“Ganga changes colour, turns black” by Binay Singh, Times of India
Singh, B. “Ganga changes colour, turns black.” The Times of India. 24 December 2010.
Ganga changes colour, turns black
By Binay Singh
December 24, 2010
VARANASI: The Ganga is turning blackish in Varanasi and reporting high concentration of carbon particles. The coloured effluents coming out of the paper mills in Uttarakhand are being held responsible for the changing colours of the National River as observed by member National Ganga River Basin Authority (NGRBA) and coordinator of the Centre for Environmental Science and Technology (CEST), Banaras Hindu University (BHU), BD Tripathi.
“I was really shocked to see the black-brownish colour of the Ganga. It is a serious matter as the change in colour is not just because of the organic matter going into the river with the sewage discharge,” Tripathi told TOI on Friday. He said he had written letters to the chief ministers of UP and Uttarakhand to take appropriate measures to save the Ganga.
Tripathi, who is also a member of the State Ganga River Conservation Authority of Uttar Pradesh, made a survey of the river in Varanasi on December 22 and found that not only the colour of the water had turned brownish but carbon particles were also found at the shallow locations of the river bank.
“It is a matter of serious concern and proper investigation of the source points of such coloured effluents should be done. The industrial effluent from the tanneries of Kanpur is generally greenish. Only the effluents coming from textile and paper mills are blackish and brownish,” said Tripathi. He added since there was no paper mill in this part of UP, it was most likely that the colour of water would have changed due to the effluents of paper mills in Uttarakhand. According to him, there are many paper mills situated along the Dhola and Ramganga– tributaries of the Ganga– in Uttarakhand.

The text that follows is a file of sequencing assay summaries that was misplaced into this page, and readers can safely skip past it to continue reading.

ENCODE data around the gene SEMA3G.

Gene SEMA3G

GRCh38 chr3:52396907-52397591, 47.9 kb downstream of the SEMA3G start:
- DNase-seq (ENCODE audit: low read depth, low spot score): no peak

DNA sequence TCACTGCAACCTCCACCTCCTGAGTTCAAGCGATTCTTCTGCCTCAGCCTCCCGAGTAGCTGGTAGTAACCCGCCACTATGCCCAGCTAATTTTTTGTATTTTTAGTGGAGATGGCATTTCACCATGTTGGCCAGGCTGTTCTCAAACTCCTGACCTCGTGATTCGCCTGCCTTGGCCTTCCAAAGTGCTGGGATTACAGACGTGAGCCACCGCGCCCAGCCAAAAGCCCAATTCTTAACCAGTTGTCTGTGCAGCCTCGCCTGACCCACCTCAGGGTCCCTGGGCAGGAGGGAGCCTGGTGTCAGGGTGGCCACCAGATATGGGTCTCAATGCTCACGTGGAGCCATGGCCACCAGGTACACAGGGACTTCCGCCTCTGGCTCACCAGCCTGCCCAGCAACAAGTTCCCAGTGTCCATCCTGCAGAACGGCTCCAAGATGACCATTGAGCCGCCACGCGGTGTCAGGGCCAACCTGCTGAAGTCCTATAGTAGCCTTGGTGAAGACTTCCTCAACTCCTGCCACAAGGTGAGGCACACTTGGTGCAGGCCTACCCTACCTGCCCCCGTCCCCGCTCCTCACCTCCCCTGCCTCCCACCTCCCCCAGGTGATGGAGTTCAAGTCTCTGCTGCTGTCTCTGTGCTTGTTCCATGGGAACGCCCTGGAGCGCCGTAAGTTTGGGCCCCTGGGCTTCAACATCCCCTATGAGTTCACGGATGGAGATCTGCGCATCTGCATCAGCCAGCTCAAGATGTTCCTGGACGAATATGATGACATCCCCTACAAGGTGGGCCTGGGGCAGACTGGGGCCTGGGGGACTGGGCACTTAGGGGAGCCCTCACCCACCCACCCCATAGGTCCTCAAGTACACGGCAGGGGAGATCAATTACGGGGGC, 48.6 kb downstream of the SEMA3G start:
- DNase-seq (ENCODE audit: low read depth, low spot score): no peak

Scientifically the organic matters of sewage get decayed after some time and did not travel long distances, he said and added only coloured effluents had the potential to travel a long distance. “If the Ganga water in Varanasi and Allahabad is turning brownish or black, it means there is high concentration of coloured effluents in the upper stream of the river,” said Tripathi. He said it should be properly examined by both state governments and appropriate and remedial steps should be taken immediately.
“Since both chief ministers are also the members of the NGRBA, I have written letters to them to draw their attention,” he said and added he had also talked to the officials of the Central Pollution Control Board (CPCB) to direct the state pollution control boards for remedial and preventive steps. In his letter to the chief ministers, Tripathi said beside some of the identified industries, there were thousands of small-scale and cottage industries located in and around the cities. Unfortunately the State Pollution Control Board has not prepared a list of all such industries. He further stated that they has no specific information about the total number of industries working, quantity and quality of sewage and industrial effluents discharged to main and branch sewers, point and non-point sources of pollutants, area-based quality and quantity of solid wastes disposal, ecologically sound higher dilution discharge sites, hospital wastes, radioactive materials, toxic chemicals released from various sources, solid wastes of non-degradable building materials, pesticides and insecticides, number of dead body disposal, pollutants released from cremation grounds, temple wastes, quantity of plastics and possibilities to establish economic community treatment plants.
“I requested the chief ministers to issue necessary directives to the officials concerned to collect the required information and prepare a suitable management plan for its further consideration,” said Tripathi. He would also raise the matter before the Prime Minister in the next meeting of NGRBA, he said.
On the other hand, when the officials of regional office of the UP State Pollution Control Board were contacted to know the exact number of industries discharging effluents into the river, they were unable to provide the data. However, an official said the number of such industries varied from time to time. Meanwhile, a team of pollution control unit along with administrative officials had gone to close three saree printing units in Bajardiha area on Friday. “Closure order was issued against nine units. Out of them, six were already closed,” said SV Franklin, one of the officials of the pollution control unit.